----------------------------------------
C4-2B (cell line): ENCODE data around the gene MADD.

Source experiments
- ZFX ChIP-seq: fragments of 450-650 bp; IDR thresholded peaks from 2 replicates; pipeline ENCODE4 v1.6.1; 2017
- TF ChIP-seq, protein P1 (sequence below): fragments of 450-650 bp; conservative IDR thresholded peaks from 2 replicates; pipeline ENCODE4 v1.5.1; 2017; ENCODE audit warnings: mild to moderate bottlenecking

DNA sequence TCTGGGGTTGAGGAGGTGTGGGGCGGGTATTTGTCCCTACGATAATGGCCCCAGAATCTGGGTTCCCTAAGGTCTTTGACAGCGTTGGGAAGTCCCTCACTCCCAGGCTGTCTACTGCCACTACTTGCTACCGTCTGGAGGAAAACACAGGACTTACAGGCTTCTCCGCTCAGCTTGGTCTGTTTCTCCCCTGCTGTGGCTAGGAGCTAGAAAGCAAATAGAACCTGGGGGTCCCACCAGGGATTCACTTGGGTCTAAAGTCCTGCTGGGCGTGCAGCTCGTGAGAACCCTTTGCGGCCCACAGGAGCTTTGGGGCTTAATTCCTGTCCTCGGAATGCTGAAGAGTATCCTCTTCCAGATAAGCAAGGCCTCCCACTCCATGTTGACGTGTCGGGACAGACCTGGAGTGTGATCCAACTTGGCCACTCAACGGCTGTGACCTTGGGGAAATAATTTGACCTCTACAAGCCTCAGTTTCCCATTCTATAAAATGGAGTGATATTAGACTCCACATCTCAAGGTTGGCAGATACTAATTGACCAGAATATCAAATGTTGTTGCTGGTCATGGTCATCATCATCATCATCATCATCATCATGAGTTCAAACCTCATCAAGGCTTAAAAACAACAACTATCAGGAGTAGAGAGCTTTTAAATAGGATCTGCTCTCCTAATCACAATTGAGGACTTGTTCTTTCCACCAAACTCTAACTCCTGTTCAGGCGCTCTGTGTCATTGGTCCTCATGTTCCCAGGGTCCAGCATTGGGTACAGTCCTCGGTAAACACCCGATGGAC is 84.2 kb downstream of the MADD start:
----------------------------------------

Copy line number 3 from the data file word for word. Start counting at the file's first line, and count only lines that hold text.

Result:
- ZFX ChIP-seq: fragments of 450-650 bp; IDR thresholded peaks from 2 replicates; pipeline ENCODE4 v1.6.1; 2017